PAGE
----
- Slides: 9
Charge (Q) Amount of charge is determined by the excess or deficit of electrons Quantity of charge (Q) is measured in coulombs (C ) Ordinary charges are very small and measured in μC (10 -6 C) Charge on electron = -1. 602 x 10 -19 C
Total Charge Always a multiple of the charge on one electron (said to be quantized) Q=ne Q – total charge n – number of electrons e – charge on electron
Examples What is the charge on an electroscope that has an excess of 5. 0 x 1010 electrons? How many electrons have to be removed to form a charge of +7. 5 x 10 -11 C on an object?
Electric Forces Electric charges exert forces of attraction or repulsion on one another Charles Coulomb experimented to find the factors that effect the magnitude of this force n n Force directly proportional to product of charges Force inversely proportional to square of distance between charges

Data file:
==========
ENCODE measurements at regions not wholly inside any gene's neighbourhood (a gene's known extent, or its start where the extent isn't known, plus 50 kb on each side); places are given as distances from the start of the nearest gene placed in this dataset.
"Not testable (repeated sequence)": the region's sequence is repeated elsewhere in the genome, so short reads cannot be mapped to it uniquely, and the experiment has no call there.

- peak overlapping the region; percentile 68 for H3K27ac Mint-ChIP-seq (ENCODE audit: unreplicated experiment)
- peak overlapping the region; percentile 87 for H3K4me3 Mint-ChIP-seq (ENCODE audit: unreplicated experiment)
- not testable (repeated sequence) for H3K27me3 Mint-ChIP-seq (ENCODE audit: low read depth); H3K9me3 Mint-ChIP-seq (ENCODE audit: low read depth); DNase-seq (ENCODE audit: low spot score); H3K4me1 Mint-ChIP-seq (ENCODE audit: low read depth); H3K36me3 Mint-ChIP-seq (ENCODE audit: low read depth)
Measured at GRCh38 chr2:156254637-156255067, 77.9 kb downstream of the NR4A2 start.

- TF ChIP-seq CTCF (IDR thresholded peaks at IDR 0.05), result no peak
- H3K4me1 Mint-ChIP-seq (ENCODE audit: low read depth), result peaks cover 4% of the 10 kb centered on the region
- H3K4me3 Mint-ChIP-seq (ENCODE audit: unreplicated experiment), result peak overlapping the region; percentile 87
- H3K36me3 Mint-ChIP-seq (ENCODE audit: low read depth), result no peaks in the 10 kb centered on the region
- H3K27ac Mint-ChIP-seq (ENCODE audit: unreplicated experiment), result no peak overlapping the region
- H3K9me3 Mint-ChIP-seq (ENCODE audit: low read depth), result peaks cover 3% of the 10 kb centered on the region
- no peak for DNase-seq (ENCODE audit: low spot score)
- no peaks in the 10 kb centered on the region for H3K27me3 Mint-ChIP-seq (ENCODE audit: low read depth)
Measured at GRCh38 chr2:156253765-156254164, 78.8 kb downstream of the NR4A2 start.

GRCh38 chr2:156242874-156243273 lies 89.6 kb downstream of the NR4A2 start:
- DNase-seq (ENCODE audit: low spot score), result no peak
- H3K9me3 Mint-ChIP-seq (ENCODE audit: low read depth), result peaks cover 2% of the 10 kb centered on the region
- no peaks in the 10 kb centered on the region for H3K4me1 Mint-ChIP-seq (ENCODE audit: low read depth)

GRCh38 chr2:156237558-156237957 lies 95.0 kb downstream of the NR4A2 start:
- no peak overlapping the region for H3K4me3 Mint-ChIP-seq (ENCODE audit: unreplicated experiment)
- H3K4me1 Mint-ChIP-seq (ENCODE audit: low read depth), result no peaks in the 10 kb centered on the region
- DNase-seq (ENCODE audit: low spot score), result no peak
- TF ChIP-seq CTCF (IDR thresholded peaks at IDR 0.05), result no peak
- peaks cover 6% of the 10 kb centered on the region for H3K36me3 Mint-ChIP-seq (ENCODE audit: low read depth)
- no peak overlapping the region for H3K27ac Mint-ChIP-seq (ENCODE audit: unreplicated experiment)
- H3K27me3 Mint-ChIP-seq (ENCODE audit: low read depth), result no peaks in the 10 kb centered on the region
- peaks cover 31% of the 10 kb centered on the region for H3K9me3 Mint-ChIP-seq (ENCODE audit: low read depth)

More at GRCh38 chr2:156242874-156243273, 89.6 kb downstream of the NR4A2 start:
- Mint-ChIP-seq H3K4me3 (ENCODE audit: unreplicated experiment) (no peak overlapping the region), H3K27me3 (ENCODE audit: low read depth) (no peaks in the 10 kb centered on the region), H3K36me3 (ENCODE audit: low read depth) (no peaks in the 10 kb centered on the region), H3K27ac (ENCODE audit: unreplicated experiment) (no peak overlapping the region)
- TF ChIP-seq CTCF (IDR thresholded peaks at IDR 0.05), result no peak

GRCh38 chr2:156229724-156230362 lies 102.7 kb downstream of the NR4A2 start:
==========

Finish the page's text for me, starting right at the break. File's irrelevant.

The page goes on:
Coulmob’s Law F = (k. Q 1 Q 2) / r 2 k – proportionality constant k = 9. 0 x 109 N m 2/ C 2
Direction of Force Is always along the same line that would join the two objects If force is positive, it is repulsive If force is negative, it is attractive Coulomb’s law describes forces between objects at rest
Example Determine the force an electron of a H atom exerts on a single proton. Assume the electron “orbits” the proton at an average distance of. 53 x 10 -10 m.
Example Two positive point charges ( Q 1 = 50μC and Q 2 = 1μC ) exert a repulsive force of 175 N. How far apart are they?